On the other hand, internalizing disorders were reported to be a consequence of early school leaving, considering the precarious educational and professional opportunities of young people having less than secondary education.

Only few studies explored the question of gender differences and among those that had, the findings were discrepant, even for studies with an estimated low risk of bias and adequately addressed confounding.

Over time, there was a progressive awareness to consider potentially confounding factors of the relationship between mental health issues and school dropout. However, the present review depicted relatively few factors as having some mediating influence. They included socio-economic characteristics, the age of onset for mental disorders, academic performance and family support.

A striking observation concerned the nature of confounding factors that were included in the models. We detected a clear focus on individual, family- and school-related variables that could be considered immutable because inherent to the student or his environment. Characteristics including cognitive ability, family composition, socio-economic situation or school location provide a valuable epidemiological input to early detection strategies of students at risk of dropout, but they cannot be targeted by intervention programs aimed to reduce early school leaving. Future research should consider these observations and focus on alterable mediating factors such as school climate, family functioning or individual coping styles in order to support the development and implementation of effective policies covering all three levels of action: prevention, intervention and compensation.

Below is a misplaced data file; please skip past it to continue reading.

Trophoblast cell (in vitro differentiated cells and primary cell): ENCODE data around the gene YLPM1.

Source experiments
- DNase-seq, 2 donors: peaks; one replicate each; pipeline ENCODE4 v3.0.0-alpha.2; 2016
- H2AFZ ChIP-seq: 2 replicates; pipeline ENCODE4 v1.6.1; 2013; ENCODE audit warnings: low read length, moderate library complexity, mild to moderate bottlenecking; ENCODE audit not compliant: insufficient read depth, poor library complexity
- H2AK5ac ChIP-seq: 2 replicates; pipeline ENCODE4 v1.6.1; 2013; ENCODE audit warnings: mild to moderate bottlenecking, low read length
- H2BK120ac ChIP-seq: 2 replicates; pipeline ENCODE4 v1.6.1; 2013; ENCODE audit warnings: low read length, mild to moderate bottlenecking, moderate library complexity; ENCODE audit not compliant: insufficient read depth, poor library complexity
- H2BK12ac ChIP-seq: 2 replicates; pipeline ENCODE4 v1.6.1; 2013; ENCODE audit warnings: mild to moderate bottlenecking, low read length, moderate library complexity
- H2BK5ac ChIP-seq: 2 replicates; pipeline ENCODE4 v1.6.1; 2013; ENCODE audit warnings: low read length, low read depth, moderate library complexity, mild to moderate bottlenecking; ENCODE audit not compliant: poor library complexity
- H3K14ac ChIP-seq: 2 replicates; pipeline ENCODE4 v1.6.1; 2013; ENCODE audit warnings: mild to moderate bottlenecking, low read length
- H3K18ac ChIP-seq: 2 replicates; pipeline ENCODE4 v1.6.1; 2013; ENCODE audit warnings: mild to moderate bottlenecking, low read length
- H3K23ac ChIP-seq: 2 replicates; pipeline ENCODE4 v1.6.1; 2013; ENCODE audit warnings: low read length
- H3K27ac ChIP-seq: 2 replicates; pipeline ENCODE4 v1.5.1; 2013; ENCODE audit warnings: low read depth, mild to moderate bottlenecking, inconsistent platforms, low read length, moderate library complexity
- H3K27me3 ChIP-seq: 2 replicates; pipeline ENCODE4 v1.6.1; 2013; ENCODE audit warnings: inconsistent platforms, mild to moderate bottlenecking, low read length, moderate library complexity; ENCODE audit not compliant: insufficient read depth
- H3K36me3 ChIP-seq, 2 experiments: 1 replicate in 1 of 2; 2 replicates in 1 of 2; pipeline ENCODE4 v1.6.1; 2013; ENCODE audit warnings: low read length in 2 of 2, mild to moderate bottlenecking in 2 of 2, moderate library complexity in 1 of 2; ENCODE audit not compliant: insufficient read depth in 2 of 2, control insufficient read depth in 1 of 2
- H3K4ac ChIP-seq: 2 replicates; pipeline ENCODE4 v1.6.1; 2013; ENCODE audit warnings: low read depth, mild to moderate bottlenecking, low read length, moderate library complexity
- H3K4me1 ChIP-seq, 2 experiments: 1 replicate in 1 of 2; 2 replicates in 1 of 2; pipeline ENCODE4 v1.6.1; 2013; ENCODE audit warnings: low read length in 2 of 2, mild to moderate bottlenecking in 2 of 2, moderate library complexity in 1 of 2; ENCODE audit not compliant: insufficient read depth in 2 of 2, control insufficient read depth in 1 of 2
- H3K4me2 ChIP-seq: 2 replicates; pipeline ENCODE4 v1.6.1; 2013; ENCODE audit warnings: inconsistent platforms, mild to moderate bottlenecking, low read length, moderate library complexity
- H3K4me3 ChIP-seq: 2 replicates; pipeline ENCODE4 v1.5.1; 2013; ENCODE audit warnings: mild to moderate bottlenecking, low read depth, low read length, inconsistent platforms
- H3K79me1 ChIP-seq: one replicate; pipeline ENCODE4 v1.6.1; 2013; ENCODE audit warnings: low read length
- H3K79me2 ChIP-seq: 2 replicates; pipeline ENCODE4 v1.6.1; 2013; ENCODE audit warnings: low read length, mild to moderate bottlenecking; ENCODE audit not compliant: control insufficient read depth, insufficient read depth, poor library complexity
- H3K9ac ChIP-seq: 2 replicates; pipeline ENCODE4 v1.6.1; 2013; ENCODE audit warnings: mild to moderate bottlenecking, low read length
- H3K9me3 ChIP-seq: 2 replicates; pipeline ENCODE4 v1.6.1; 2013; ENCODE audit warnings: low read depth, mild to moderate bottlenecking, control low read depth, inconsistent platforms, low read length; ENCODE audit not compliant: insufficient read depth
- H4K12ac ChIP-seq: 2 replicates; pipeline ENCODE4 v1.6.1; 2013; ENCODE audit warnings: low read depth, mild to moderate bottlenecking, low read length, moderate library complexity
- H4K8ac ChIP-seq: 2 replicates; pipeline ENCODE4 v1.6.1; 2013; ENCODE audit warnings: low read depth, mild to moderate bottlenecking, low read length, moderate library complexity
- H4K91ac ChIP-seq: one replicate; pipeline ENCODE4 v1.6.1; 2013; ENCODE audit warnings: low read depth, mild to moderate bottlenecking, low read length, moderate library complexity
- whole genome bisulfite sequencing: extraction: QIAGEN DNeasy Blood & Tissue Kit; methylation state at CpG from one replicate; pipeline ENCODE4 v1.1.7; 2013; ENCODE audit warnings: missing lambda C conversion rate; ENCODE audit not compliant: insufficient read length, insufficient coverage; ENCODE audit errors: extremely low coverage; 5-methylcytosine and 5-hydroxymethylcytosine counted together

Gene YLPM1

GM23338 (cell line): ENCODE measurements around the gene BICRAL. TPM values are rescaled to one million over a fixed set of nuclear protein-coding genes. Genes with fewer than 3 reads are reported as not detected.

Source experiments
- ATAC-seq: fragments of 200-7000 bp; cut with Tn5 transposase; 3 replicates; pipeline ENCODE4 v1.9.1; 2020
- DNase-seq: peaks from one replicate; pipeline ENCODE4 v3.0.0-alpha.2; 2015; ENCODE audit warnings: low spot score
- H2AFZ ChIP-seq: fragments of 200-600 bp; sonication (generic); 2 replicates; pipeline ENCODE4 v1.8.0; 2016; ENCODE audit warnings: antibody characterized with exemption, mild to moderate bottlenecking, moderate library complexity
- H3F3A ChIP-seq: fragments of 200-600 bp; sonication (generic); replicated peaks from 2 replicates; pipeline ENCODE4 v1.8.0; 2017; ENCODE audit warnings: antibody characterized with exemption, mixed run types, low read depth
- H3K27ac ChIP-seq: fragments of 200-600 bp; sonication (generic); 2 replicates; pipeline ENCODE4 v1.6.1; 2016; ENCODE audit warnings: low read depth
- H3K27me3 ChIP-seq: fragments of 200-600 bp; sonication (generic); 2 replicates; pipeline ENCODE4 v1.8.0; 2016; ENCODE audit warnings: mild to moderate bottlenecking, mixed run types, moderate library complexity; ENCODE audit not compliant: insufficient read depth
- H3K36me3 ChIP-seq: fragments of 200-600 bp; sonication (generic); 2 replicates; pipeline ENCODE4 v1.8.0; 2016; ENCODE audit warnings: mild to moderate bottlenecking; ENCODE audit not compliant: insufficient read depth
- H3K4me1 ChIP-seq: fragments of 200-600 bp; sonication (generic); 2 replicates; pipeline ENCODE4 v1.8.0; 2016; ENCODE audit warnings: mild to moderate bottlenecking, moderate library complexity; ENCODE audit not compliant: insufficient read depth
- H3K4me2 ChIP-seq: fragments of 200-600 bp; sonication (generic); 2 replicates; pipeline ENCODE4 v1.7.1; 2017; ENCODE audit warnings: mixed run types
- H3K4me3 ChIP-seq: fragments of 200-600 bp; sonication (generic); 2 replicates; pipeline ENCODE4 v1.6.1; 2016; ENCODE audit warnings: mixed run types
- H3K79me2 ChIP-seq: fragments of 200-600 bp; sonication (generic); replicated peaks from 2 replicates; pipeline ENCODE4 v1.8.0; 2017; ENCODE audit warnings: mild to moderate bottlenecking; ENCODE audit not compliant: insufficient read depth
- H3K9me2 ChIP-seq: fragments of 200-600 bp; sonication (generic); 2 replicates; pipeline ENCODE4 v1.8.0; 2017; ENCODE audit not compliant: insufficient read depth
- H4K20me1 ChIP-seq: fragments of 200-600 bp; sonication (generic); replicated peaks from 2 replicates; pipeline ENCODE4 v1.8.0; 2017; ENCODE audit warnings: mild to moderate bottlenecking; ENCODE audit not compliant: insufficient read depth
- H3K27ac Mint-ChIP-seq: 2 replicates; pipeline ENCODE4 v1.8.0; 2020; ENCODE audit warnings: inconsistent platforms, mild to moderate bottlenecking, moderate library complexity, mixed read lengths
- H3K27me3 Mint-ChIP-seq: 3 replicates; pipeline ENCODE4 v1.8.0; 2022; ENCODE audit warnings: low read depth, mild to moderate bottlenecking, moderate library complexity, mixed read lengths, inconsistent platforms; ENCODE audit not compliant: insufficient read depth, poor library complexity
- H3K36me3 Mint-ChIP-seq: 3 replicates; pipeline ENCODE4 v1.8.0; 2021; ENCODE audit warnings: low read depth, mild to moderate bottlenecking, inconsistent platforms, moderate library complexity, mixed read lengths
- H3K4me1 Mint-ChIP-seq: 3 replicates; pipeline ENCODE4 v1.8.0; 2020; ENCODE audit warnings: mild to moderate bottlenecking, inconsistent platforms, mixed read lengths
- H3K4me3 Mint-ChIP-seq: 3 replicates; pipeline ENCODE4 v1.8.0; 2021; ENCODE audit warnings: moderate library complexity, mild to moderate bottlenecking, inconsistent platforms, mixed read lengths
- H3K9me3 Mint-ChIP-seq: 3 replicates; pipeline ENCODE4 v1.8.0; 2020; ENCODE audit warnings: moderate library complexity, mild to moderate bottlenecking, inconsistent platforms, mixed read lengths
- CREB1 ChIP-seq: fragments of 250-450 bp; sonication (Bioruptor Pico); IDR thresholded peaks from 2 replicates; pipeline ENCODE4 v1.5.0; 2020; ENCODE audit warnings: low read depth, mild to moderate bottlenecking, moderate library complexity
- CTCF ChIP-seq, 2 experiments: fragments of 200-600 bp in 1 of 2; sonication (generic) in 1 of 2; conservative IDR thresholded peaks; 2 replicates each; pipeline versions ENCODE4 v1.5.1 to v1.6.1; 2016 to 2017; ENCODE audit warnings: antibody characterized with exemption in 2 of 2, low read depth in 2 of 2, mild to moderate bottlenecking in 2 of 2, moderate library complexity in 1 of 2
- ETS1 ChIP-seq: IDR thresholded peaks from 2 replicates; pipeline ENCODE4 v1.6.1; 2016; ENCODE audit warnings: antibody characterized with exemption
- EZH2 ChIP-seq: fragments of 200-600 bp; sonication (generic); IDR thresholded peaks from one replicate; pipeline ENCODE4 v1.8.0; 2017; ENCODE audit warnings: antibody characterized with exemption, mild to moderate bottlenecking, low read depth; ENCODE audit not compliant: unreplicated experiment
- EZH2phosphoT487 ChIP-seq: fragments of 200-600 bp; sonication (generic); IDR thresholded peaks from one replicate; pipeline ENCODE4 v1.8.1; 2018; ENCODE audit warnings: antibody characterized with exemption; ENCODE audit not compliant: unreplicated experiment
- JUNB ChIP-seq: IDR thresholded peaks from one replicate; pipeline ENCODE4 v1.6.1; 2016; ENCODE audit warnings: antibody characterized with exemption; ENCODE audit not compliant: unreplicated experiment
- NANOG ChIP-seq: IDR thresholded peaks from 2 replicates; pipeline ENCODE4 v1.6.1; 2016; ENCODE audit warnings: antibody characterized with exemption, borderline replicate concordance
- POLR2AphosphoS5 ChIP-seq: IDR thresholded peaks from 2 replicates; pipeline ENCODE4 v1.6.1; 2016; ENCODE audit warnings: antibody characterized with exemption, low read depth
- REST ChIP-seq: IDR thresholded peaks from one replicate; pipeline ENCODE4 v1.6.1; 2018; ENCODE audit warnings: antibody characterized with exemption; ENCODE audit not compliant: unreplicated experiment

Additional files